You Shall Not Kill—But Why? image

You Shall Not Kill—But Why?

Minutes after posting yesterday's brief comments on the sixth commandment, I read the following exposition of Ezekiel 22:1-16 in Robert Jenson's commentary on Ezekiel. At least as important as the instruction not to kill, from a theological point of view, is the reason why we are not to kill—and that, Jenson argues, is often forgotten:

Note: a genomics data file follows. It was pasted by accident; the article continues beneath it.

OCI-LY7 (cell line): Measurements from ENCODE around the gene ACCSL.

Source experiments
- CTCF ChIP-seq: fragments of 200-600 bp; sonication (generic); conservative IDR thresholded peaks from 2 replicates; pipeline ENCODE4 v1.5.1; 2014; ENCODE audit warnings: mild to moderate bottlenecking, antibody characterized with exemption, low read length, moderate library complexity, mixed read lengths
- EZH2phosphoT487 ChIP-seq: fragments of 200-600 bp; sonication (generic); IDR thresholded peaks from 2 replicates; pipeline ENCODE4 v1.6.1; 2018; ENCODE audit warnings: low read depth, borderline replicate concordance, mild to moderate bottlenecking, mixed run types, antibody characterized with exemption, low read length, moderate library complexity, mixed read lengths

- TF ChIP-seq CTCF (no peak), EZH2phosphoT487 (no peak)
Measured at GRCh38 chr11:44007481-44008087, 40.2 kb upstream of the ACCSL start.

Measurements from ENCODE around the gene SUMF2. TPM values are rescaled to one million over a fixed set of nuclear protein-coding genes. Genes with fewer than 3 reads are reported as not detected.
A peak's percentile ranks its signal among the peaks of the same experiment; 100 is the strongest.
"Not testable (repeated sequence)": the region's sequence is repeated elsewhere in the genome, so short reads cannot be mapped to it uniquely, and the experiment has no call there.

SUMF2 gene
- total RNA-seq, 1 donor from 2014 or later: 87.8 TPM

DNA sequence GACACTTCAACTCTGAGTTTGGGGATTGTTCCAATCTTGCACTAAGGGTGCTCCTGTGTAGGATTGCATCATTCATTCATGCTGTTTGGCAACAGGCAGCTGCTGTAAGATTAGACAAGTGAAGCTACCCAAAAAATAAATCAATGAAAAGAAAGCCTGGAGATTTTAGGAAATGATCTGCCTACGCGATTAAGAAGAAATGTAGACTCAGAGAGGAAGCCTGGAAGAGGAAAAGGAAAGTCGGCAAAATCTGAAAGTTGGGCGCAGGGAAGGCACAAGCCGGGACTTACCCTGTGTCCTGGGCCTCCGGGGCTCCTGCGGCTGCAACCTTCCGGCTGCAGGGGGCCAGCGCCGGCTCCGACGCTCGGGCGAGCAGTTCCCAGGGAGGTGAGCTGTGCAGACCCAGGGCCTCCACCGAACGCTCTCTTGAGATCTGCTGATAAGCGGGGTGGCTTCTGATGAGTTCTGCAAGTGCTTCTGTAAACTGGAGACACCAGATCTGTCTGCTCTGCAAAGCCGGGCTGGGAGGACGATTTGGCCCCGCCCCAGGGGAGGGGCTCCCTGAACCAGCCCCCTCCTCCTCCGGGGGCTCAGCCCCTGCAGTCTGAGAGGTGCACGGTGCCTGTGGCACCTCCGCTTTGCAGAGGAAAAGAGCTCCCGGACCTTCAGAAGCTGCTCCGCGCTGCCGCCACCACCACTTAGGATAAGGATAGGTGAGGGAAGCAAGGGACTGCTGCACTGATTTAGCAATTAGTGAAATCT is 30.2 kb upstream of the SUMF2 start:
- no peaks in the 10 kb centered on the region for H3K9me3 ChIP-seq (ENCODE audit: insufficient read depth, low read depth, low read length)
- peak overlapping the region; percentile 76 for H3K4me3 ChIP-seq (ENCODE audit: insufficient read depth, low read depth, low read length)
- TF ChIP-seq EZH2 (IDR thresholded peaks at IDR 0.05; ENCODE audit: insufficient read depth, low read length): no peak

“Thou shalt not kill.” We repeat it, and even in secularised societies do not invoke it only in synagogue or church. But why shall we not kill? A defining feature of modernity, and even more of postmodernity—whatever we take that term to mean—is forgetfulness of the reason: that all lives belong exclusively to God, so that human creatures are not in their own interest to take life. The sense of the commandment is not that putting to death is in all circumstances forbidden me but that humans are not to make decisions over life and death by their—even justified—desires, but only by command of the one to whom all lives belong. As our forgetfulness of this deepens, the boundary of the forbidden recedes: the blood of the unborn child is shed to preserve the autonomy—from whom?—of the mother; the life of the hopelessly diminished gives way to their or their caretakers’ easier to escape; the criteria of a just war are conformed to the desires of Realpolitik. The bill of particulars in the next part of our text (22:6-12) will at its end explicitly state the origin of all crimes, civil or cultic: “You have forgotten me” (22:12).

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